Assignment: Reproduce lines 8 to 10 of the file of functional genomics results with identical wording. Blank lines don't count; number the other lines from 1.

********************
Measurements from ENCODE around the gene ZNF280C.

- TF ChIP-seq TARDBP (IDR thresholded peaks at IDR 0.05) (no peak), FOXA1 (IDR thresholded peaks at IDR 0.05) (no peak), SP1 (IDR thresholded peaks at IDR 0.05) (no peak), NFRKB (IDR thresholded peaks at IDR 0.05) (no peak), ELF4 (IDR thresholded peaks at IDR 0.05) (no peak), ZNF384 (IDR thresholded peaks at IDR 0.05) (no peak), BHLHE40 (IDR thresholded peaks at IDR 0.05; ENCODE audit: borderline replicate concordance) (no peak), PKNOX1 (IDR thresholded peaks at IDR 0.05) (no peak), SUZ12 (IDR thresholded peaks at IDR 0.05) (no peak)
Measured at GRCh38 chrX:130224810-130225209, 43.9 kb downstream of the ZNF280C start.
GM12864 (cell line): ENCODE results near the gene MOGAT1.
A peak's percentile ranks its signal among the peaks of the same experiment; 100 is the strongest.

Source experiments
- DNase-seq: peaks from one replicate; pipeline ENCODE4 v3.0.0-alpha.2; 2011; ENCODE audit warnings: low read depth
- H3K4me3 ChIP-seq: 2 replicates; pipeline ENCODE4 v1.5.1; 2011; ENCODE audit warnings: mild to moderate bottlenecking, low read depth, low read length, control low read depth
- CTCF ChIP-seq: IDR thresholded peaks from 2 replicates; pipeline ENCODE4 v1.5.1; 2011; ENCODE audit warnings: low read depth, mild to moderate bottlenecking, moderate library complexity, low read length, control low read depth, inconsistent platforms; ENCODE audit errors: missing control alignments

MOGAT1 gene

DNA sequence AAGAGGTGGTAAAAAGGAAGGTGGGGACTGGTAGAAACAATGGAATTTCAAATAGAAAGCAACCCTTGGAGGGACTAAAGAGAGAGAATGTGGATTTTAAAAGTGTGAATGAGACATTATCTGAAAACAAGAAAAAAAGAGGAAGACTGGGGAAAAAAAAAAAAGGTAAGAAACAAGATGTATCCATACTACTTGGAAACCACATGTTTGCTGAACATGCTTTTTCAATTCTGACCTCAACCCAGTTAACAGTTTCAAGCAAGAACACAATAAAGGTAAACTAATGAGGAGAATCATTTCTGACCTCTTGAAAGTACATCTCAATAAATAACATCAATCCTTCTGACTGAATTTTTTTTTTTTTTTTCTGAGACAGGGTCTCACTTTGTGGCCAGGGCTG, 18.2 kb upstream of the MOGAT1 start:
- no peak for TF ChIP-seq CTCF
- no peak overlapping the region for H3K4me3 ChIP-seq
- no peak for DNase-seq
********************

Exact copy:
- H3K4me3 ChIP-seq: 2 replicates; pipeline ENCODE4 v1.5.1; 2011; ENCODE audit warnings: mild to moderate bottlenecking, low read depth, low read length, control low read depth
- CTCF ChIP-seq: IDR thresholded peaks from 2 replicates; pipeline ENCODE4 v1.5.1; 2011; ENCODE audit warnings: low read depth, mild to moderate bottlenecking, moderate library complexity, low read length, control low read depth, inconsistent platforms; ENCODE audit errors: missing control alignments

MOGAT1 gene